Etymology
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Words related to *en

and (conj.)
Old English and, ond, originally meaning "thereupon, next," from Proto-Germanic *unda (source also of Old Saxon endi, Old Frisian anda, Middle Dutch ende, Old High German enti, German und, Old Norse enn), from PIE root *en "in."

Introductory use (implying connection to something previous) was in Old English. To represent vulgar or colloquial pronunciation often written an', 'n'. Phrase and how as an exclamation of emphatic agreement dates from early 1900s.
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atoll (n.)
"island consisting of a strip or ring of coral around a central lagoon," 1620s, atollon, from Malayalam (Dravidian) atolu "reef," which is said to be from adal "closing, uniting." Watkins writes, "Perhaps ultimately from Sanskrit antara-, interior" (from PIE root *en "in"). The original use was in reference to the Maldives. Popularized in present form by Darwin's writings.
dysentery (n.)

diseased characterized by inflammation of the mucous membrane of the large intestine, late 14c., dissenterie, from Old French disentere (13c.) and directly from Medieval Latin dysenteria, from Greek dysenteria, coined by Hippocrates, from dys- "bad, abnormal, difficult" (see dys-) + entera "intestines, bowels," from PIE *enter "between, among," comparative of root *en "in." Related: Dysenteric.

embargo (n.)
"order forbidding ships from certain other nations from entering or leaving a nation's ports," 1590s, from Spanish embargo "seizure, arrest; embargo," noun of action from embargar "restrain, impede, arrest, embargo," from Vulgar Latin *imbarricare, from assimilated form of in- "into, upon" (from PIE root *en "in") + *barra (see bar (n.1)). As a verb, from 1640s. Related: Embargoed.
embarrass (v.)

1670s, "perplex, throw into doubt," from French embarrasser (16c.), literally "to block," from Italian imbarrazzo, from imbarrare "to bar," from assimilated form of in- "into, upon" (from PIE root *en "in") + Vulgar Latin *barra "bar" (see bar (n.1)).

Meaning "to hamper, hinder" is from 1680s. Meaning "make (someone) feel awkward" is attested by 1809. The original sense is preserved in embarras de richesse "the condition of having more wealth than one knows what to do with" (1751), from French (1726). Related: Embarrassed; embarrassing; embarrassingly.

embryo (n.)
"fetus in utero at an early stage of development," mid-14c., from Medieval Latin embryo, properly embryon, from Greek embryon "a young one," in Homer, "young animal," later, "fruit of the womb," literally "that which grows," from assimilated form of en "in" (from PIE root *en "in") + bryein "to swell, be full."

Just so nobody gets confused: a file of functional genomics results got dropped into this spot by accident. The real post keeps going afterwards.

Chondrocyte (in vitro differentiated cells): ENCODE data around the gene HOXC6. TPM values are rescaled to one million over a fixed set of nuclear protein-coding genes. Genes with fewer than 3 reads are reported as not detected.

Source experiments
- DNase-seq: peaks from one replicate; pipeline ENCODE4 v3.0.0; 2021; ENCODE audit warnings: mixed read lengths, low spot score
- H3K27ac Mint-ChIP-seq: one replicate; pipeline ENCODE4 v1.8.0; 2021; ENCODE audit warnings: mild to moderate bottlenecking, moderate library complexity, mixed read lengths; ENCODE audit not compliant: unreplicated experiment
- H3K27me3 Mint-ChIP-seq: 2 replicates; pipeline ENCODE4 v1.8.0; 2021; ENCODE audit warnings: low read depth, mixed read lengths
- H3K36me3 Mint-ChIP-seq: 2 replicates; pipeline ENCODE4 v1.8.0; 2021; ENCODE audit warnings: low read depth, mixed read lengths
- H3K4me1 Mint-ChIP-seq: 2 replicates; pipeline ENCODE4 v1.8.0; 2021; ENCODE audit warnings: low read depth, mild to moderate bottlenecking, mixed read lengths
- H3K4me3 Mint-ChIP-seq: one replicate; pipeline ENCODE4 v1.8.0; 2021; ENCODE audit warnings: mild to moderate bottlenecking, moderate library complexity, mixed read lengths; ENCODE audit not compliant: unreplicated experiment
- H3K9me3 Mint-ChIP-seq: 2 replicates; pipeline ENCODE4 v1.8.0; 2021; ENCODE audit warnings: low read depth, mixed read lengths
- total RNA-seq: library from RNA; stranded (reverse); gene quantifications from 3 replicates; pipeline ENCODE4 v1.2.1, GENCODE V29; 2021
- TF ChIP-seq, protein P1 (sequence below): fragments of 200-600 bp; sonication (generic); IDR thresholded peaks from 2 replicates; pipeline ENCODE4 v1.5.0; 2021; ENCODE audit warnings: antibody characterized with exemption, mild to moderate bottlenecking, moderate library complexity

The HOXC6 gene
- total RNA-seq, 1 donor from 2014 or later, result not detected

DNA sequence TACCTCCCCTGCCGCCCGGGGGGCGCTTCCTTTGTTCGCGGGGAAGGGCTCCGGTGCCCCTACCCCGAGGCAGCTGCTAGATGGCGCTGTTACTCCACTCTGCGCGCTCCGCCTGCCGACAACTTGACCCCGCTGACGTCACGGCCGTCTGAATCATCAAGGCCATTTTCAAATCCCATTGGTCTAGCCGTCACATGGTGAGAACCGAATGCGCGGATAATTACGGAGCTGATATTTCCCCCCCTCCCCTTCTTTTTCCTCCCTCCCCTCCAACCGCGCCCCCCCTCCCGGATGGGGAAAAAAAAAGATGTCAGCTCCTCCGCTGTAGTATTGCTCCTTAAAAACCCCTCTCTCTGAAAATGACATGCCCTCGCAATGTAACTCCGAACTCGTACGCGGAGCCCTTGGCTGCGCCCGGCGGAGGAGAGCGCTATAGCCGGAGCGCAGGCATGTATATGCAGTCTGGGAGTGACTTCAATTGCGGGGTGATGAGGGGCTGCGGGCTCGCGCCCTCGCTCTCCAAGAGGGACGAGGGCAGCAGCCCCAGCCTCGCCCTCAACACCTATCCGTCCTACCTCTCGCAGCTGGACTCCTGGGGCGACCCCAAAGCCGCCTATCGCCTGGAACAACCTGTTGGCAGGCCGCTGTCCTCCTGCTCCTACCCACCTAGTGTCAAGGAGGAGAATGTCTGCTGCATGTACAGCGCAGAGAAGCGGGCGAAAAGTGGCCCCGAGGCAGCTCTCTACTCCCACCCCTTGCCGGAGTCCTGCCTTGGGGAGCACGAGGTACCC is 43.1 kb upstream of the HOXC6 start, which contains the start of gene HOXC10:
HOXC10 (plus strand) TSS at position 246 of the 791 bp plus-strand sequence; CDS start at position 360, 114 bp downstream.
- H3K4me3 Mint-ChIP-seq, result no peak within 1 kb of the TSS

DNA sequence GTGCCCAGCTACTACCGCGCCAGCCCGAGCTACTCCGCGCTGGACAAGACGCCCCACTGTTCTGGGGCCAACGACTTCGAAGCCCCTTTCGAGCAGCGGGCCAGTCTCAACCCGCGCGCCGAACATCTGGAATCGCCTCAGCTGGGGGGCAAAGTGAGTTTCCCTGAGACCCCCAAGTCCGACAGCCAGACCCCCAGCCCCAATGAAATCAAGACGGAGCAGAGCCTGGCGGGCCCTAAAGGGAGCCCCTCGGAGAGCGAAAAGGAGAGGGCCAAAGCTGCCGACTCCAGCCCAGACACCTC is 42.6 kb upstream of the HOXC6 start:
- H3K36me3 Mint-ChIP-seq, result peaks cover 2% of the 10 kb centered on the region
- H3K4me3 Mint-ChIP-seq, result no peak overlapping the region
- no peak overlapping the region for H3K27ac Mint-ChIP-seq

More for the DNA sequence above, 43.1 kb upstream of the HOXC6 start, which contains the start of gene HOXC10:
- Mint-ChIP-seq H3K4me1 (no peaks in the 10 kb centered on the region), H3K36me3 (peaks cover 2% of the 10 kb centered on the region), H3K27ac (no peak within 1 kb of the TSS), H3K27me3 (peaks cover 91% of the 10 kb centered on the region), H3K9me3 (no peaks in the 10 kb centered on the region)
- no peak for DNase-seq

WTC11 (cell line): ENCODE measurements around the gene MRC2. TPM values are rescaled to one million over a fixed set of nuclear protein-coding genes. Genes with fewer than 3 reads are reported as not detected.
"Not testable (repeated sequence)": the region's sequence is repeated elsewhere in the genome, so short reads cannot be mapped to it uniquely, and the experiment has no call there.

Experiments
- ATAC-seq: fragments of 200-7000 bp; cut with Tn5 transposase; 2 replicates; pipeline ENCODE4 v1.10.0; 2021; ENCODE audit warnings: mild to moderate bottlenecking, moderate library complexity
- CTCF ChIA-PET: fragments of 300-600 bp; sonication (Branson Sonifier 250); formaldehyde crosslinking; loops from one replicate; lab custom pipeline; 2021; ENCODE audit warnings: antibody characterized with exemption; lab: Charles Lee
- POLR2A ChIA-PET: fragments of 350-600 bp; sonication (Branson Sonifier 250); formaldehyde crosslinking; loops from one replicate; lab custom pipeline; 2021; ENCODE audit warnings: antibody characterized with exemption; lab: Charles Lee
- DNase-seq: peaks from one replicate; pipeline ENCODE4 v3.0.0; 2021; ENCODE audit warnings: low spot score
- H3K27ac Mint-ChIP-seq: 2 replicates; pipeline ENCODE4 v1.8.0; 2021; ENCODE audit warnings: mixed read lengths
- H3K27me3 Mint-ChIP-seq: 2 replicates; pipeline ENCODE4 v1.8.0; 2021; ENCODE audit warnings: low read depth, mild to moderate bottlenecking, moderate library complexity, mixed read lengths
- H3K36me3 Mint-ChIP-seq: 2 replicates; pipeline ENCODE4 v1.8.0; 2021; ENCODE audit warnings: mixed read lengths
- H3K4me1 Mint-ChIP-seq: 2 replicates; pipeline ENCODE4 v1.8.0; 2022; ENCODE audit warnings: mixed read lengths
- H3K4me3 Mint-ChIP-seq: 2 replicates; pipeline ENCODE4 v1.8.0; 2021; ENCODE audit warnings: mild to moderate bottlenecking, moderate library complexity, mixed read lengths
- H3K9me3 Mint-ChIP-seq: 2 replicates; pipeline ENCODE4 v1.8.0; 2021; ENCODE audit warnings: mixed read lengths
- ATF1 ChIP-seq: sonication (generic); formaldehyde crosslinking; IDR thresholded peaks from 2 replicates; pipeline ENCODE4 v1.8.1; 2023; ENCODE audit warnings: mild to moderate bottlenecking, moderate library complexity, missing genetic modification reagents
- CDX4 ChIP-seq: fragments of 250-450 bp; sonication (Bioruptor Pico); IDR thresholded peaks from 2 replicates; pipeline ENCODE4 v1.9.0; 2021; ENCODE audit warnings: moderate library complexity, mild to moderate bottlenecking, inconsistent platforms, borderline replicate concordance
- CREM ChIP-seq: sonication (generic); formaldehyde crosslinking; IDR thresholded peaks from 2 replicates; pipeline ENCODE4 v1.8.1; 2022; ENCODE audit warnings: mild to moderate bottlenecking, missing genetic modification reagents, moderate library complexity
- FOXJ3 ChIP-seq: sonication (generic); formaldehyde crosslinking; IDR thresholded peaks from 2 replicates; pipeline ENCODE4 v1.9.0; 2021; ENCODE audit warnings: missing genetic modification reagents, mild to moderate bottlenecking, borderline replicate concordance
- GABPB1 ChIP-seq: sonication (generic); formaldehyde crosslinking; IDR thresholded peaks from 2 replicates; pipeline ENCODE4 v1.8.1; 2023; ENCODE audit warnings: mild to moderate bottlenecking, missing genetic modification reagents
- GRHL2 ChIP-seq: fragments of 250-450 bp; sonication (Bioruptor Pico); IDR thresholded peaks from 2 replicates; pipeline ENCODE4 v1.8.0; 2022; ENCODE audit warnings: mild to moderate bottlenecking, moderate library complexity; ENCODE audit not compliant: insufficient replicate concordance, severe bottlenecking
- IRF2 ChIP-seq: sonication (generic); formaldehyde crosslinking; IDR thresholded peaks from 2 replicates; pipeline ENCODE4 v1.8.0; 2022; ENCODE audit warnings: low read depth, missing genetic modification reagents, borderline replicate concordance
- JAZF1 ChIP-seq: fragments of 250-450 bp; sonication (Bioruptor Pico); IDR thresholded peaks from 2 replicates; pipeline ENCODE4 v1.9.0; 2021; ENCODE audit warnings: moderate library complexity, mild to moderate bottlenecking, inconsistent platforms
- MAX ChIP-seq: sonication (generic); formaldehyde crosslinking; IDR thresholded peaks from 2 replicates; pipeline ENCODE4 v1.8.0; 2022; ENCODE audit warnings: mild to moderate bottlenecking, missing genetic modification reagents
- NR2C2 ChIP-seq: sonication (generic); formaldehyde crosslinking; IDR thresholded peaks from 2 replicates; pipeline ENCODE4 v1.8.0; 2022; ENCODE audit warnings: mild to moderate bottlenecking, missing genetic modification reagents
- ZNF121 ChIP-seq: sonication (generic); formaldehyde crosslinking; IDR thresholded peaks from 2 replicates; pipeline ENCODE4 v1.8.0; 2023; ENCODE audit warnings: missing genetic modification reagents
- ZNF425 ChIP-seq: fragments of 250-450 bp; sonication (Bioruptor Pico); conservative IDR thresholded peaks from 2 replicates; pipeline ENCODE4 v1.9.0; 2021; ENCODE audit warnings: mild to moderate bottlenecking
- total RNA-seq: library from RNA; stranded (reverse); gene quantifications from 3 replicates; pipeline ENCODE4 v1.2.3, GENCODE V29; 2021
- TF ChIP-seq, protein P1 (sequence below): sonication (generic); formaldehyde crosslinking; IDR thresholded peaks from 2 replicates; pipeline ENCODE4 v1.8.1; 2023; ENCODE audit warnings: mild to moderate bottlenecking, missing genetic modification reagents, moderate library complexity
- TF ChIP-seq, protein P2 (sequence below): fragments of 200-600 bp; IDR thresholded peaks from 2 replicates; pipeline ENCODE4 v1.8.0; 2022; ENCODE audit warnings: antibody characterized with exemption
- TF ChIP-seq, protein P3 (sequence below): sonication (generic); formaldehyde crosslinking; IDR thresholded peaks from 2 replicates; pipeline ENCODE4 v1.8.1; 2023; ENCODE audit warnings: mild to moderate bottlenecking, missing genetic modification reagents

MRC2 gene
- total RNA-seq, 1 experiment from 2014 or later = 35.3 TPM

empire (n.)

mid-14c., "territory subject to an emperor's rule;" in general "realm, dominion;" late 14c. as "authority of an emperor, supreme power in governing; imperial power," in Middle English generally of the Roman Empire.

From Old French empire "rule, authority, kingdom, imperial rule" (11c.), from Latin imperium "a rule, a command; authority, control, power; supreme power, sole dominion; military authority; a dominion, realm," from imperare "to command," from assimilated form of in- "in" (from PIE root *en "in") + parare "to order, prepare" (from PIE root *pere- (1) "to produce, procure").

Not etymologically restricted to "territory ruled by an emperor," but used that way. The Empire, meaning "the British Empire," first recorded 1772 (it officially devolved into "The Commonwealth" in 1931); before that it meant the Holy Roman Empire (1670s).

[P]roperly an empire is an aggregate of conquered, colonized, or confederated states, each with its own government subordinate or tributary to that of the empire as a whole. [Century Dictionary] 

Empire as the name of a style (especially in reference to a style of dresses with high waistlines) is by 1860, in reference to the affected classicism prevailing in France during the reign of Napoleon I (1804-15). Second Empire is in reference to the rule of Napoleon III of France (1852-70). New York has been called the Empire State since 1834.

employ (v.)
early 15c., "apply or devote (something to some purpose); expend or spend," from Old French emploiier (12c.) "make use of, apply; increase; entangle; devote," from Latin implicare "enfold, involve, be connected with, unite, associate," from assimilated form of in- (from PIE root *en "in") + plicare "to fold" (from PIE root *plek- "to plait").

Imply, which is the same word, retains more of the original sense. Sense of "hire, engage" first recorded in English 1580s, from meaning "involve in a particular purpose," which arose in Late Latin. Related: Employed; employing; employable.
en- (1)
word-forming element meaning "in; into," from French and Old French en-, from Latin in- "in, into" (from PIE root *en "in"). Typically assimilated before -p-, -b-, -m-, -l-, and -r-. Latin in- became en- in French, Spanish, Portuguese, but remained in- in Italian.

Also used with native and imported elements to form verbs from nouns and adjectives, with a sense "put in or on" (encircle), also "cause to be, make into" (endear), and used as an intensive (enclose). Spelling variants in French that were brought over into Middle English account for parallels such as ensure/insure, and most en- words in English had at one time or another a variant in in-, and vice versa.
en- (2)
word-forming element meaning "near, at, in, on, within," from Greek en "in," cognate with Latin in (from PIE root *en "in"), and thus with en- (1). Typically assimilated to em- before -p-, -b-, -m-, -l-, and -r-.